Goofy, comic flair elevates 'Mattress' Children's Theatre work has zany characters

March 19, 1998|By Phil Greenfield | Phil Greenfield,SPECIAL TO THE SUN

The chief claim to fame of "Once Upon a Mattress," Broadway's musical version of "The Princess and the Pea," is that it launched Carol Burnett's career a few decades back.

It's a cute show, full of goofy characters who elicit lots of laughs from kids of all ages thanks to a clever, rather off-beat script.

The score, though eminently forgettable, is worth a listen when placed at the service of the lecherous kings, co-dependent queens, princes, princesses, knights, ladies-in-waiting, and other oddballs who populate the stage.

What I like best about the Children's Theatre of Annapolis production of "Mattress," which plays at Anne Arundel Community College's Pascal Center this weekend is the comic flair demonstrated by the cast. Zany characters are played larger than life, and comic timing is beyond reproach.

Kristi Ambrosetti is hilarious as Queen Aggravain, the overbearing monarch who is so determined to keep her son, Prince Dauntless, from marrying, even as she keeps up pretenses in a search for a suitable wife.

Ron Scott is a study in comic concentration as he dons Clark Kentish glasses to play the geeky prince so under Mummy's thumb. He refuses to lose his character.

Diana Dulin is feisty indeed as "Fred" (Winifred, actually), the princess who swims straight into Dauntless' heart by way of the castle moat. She's quite funny, especially in her climactic bout with insomnia as she counts sheep.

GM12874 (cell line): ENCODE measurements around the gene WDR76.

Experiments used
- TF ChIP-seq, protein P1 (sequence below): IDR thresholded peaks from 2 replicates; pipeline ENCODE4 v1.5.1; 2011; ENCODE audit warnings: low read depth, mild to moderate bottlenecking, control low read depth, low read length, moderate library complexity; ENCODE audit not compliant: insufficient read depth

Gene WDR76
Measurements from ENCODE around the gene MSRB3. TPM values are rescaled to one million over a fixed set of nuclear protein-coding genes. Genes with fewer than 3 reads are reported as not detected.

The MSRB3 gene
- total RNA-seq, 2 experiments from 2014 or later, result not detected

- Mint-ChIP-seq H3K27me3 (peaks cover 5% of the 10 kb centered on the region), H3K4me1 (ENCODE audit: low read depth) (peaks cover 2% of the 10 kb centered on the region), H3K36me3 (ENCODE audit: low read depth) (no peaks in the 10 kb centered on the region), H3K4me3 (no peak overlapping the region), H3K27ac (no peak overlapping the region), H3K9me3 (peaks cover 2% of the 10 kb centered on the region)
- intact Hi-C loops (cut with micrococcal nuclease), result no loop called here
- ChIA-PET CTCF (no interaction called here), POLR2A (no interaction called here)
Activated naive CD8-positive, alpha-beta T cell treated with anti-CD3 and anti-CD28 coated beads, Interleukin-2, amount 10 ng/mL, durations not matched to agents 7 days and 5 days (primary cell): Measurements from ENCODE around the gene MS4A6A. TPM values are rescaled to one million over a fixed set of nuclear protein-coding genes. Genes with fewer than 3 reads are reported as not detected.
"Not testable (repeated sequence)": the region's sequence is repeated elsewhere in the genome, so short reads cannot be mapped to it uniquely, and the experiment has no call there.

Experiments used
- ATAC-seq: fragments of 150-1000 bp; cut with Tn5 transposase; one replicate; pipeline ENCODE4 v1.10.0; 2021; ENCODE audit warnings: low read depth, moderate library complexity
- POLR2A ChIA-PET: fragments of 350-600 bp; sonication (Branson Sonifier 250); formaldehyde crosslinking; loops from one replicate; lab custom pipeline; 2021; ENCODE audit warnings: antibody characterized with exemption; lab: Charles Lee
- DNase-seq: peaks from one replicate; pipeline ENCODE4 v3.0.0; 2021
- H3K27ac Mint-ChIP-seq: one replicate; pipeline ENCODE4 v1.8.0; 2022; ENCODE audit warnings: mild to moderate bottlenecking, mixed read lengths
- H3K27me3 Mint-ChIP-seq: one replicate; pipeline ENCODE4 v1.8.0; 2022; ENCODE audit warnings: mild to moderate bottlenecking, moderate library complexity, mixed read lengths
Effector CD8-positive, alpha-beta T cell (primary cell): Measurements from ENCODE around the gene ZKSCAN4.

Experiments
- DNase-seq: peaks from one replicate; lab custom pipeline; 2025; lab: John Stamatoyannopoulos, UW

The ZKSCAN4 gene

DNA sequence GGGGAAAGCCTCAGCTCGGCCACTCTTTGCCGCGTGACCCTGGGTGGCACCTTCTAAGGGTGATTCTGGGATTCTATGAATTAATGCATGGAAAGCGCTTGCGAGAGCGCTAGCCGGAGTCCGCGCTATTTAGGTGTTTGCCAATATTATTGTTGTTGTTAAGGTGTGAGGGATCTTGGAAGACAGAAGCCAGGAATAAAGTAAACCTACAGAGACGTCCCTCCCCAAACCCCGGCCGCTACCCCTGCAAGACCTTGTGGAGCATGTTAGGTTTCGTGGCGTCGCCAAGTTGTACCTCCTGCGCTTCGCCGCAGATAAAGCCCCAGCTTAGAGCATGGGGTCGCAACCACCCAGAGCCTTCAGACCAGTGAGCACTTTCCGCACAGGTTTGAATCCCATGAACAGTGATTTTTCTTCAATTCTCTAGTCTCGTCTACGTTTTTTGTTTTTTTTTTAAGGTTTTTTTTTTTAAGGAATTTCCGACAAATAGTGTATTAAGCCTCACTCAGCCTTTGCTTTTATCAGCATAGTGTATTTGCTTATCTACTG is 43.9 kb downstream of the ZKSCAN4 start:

Fine singing comes from Angelica Divens as the sweet, sensitive Lady Larkin, and Dan Sonntag is a bundle of energetic talent as her headstrong suitor, Sir Harry.

Notable for some very engaging pantomime is Justin Crovo as the mute King Sextimus. You'll also be impressed by nimble Max Gross playing a very engaging court jester, and Eric Eaton who gives the Minstrel much more personality than he usually gets.

I could muster only three quibbles in the show. Energy flagged in the "Happily Ever After" song. Keep the adrenalin flowing, kids.

The recorded overture is played far more softly than the rest of the score, which makes no sense at all because there are no young voices to drown out in an opening instrumental piece.

And the intermission lasted far too long. In a house full of youngsters, some of them toddlers, it's best to keep things moving.

"Once Upon a Mattress" will be presented at 7: 30 p.m. Friday and Saturday and at 2 p.m. Sunday.

Pub Date: 3/19/98

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